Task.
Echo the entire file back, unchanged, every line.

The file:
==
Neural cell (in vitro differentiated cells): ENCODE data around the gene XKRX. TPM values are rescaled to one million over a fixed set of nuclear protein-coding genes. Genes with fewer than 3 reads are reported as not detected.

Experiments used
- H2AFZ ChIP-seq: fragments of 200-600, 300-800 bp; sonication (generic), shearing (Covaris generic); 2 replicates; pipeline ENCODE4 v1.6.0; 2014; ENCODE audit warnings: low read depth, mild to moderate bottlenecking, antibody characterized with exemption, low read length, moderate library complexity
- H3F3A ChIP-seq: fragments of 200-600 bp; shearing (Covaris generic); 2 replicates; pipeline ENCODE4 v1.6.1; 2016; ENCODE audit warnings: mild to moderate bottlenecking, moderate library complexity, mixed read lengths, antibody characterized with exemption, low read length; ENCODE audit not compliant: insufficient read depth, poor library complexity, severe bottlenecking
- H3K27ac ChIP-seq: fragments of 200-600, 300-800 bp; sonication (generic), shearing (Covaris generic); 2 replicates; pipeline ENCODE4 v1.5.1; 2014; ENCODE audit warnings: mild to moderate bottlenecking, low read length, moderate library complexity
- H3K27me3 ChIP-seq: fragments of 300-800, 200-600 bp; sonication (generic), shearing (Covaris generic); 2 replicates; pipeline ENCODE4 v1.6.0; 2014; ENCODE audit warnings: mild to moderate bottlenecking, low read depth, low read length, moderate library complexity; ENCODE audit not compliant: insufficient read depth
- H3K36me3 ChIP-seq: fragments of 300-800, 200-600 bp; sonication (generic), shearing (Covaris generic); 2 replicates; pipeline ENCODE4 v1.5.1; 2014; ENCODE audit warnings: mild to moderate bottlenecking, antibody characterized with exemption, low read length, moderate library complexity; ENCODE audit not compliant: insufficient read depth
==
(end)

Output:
Neural cell (in vitro differentiated cells): ENCODE data around the gene XKRX. TPM values are rescaled to one million over a fixed set of nuclear protein-coding genes. Genes with fewer than 3 reads are reported as not detected.

Experiments used
- H2AFZ ChIP-seq: fragments of 200-600, 300-800 bp; sonication (generic), shearing (Covaris generic); 2 replicates; pipeline ENCODE4 v1.6.0; 2014; ENCODE audit warnings: low read depth, mild to moderate bottlenecking, antibody characterized with exemption, low read length, moderate library complexity
- H3F3A ChIP-seq: fragments of 200-600 bp; shearing (Covaris generic); 2 replicates; pipeline ENCODE4 v1.6.1; 2016; ENCODE audit warnings: mild to moderate bottlenecking, moderate library complexity, mixed read lengths, antibody characterized with exemption, low read length; ENCODE audit not compliant: insufficient read depth, poor library complexity, severe bottlenecking
- H3K27ac ChIP-seq: fragments of 200-600, 300-800 bp; sonication (generic), shearing (Covaris generic); 2 replicates; pipeline ENCODE4 v1.5.1; 2014; ENCODE audit warnings: mild to moderate bottlenecking, low read length, moderate library complexity
- H3K27me3 ChIP-seq: fragments of 300-800, 200-600 bp; sonication (generic), shearing (Covaris generic); 2 replicates; pipeline ENCODE4 v1.6.0; 2014; ENCODE audit warnings: mild to moderate bottlenecking, low read depth, low read length, moderate library complexity; ENCODE audit not compliant: insufficient read depth
- H3K36me3 ChIP-seq: fragments of 300-800, 200-600 bp; sonication (generic), shearing (Covaris generic); 2 replicates; pipeline ENCODE4 v1.5.1; 2014; ENCODE audit warnings: mild to moderate bottlenecking, antibody characterized with exemption, low read length, moderate library complexity; ENCODE audit not compliant: insufficient read depth